We are currently redesigning a large education website, and after conducting an extensive user research and auditing phase, we're at the point of the Sketching/Wire-framing and Prototyping.
Our challenge was to find a way to iterate on the design quickly and be able to user test on multiple devices without creating massive amounts of rework. We decided that Axure wasn’t going to be the right fit for this project and that we’d need a new approach that has the flexibility to scale to the size of this project.
For the TLDR’s: The pros and cons summary
- HTML = more flexible to make changes than Axure for this context
- Responsive using bootstrap classes
- Faster to change content
- Don’t get tempted by styling
- A real webpage that could be A/B tested
- It’s hard to “go off the plan” and try new ideas
- It can be a time-sink when styling bugs appear
- Repetitive work writing code is slower than drawing a box in Axure
Our Approach for this project
- Writing real content first. List everything that is needed from an Information Architecture point-of-view.
- Rapid sketching
- Writing HTML and applying bootstrap styling
- Get feedback from the team and iterate the ideas.
1. Writing real content
With all of our projects we avoid dummy text, because design is communication and if your design doesn’t have real content it cannot solve problems. Always use real content whenever possible.
Starting with content first ensures that you answer all of the questions a user has. It helps you avoid missing crucial things.
Start with the basics, when writing or establishing content:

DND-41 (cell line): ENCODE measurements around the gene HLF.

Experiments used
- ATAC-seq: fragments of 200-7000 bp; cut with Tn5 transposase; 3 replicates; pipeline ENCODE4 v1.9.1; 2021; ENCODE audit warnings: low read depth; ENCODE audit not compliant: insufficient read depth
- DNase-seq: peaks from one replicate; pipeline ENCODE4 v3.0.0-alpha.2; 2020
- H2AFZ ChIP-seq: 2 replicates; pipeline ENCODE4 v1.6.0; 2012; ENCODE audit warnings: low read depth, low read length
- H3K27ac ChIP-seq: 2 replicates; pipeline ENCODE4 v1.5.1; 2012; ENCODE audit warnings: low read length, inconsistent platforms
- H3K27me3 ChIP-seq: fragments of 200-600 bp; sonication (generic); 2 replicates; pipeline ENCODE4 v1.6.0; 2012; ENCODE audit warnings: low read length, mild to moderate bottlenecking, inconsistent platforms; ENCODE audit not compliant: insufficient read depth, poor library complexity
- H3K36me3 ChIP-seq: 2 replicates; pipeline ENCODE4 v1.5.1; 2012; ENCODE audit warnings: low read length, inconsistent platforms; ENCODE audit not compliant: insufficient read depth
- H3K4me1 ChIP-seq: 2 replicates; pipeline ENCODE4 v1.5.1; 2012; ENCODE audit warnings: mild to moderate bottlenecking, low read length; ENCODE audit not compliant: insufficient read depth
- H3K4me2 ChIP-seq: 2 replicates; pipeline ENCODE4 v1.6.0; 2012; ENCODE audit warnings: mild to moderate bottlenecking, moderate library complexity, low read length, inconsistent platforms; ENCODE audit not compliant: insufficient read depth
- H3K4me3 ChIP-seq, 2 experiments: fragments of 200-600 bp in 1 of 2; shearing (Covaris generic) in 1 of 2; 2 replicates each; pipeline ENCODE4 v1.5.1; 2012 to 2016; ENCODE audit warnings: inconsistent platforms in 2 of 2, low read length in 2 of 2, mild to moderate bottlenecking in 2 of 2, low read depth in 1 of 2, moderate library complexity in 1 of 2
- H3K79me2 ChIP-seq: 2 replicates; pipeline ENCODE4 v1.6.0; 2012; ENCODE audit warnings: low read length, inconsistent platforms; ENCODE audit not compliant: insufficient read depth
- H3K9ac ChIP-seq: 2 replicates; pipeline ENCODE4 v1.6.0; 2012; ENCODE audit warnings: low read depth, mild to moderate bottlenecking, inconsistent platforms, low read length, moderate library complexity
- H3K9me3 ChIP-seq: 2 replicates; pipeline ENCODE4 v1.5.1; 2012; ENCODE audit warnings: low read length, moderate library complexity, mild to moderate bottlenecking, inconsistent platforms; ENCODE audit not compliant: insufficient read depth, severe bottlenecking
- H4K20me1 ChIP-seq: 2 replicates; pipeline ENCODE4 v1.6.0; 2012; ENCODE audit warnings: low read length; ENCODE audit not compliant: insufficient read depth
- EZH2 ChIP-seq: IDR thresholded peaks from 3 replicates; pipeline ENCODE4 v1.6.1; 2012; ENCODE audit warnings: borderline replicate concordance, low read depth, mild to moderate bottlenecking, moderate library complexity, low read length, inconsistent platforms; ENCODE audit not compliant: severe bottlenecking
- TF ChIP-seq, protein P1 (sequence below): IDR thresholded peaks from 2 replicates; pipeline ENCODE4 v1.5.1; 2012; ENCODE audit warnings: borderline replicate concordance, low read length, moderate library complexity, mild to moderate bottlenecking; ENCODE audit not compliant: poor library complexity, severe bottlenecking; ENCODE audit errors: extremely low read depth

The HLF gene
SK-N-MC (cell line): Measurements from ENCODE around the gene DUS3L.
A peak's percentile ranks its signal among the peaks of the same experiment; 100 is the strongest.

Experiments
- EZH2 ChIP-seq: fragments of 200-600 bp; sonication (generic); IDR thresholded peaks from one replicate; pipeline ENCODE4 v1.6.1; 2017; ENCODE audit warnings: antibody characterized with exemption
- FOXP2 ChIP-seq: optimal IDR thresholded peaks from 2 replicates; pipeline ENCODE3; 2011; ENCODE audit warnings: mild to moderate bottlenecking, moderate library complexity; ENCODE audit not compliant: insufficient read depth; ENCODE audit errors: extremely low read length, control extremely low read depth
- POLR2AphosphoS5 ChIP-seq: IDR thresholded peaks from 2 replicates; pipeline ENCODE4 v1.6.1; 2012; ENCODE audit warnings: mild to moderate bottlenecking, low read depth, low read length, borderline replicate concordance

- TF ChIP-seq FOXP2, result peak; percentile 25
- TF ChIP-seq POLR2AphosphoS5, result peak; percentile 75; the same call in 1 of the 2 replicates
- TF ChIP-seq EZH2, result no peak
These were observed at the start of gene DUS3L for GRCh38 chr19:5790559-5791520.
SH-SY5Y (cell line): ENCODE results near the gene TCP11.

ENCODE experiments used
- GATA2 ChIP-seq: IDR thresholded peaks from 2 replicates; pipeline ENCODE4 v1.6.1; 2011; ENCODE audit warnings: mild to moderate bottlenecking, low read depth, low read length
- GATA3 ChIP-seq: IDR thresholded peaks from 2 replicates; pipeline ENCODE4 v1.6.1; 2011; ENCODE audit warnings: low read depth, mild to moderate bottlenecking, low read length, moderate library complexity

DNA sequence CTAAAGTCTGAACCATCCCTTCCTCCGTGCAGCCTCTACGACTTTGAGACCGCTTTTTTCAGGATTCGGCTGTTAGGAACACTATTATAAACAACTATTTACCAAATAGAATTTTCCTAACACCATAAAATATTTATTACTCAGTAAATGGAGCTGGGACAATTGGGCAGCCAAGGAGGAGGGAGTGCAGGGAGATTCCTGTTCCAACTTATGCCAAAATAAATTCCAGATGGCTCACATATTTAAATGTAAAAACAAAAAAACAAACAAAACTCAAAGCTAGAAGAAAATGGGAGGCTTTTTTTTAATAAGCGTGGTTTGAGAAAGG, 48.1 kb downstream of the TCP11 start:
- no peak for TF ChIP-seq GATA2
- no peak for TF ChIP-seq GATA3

- What's in it for me (as the user/consumer)
- What is it, Who is it for, Why should I buy it, Where can I use it, When can I use it, How much, etc.
- Address potential user questions and concerns “I don’t want to commit to purchasing another subscription..."
2. Rapid Sketching
So we decided to put more detail into our sketches.
Why: This makes it much quicker to evaluate your designs and decide the appropriate direction. We ran time-boxed sketches to generate different ideas quickly.
- 4 sketches in 5 minutes
- 2 sketches in 5 minutes
- 1 sketch in 5 minutes
At the end of the session, we had 14 different sketches that had converged our ideas down two solid ideas that we critiqued by both of us.
3. HTML Prototyping
I tried a few online applications such as http://brix.io/ which looked promising but I ended up using Sublime (HTML/Text editor) and the bootstrap spec-sheet for all styling. Because the sketches were so detailed, I was able to build them to the responsive grid and move really fast to build out the pages. But as I’ve put in the cons, it’s difficult to try complex ideas on the fly.
4. Feedback often, Feedback Fast
This best piece of advice I can give is one which was most helpful to me: get feedback early, and get feedback often.
We can all get too close to a project or idea, pitching your design to the team has helped me identify the areas that need to be worked on.
A few questions you can ask your team:
- What works and what doesn’t work?
- Does the content make sense, is anything missing?
- What needs to be improved?
So how did it go?
This project has definitely benefited from Rapid HTML prototyping but I think it's important not to get stuck on small details. Try to think about the big picture, and I really recommend trying this approach on a project that is appropriate.
Want to try using different available rapid prototyping tools? Check out our updated list of recommendations.
Want help with your next web or software project? Get in touch.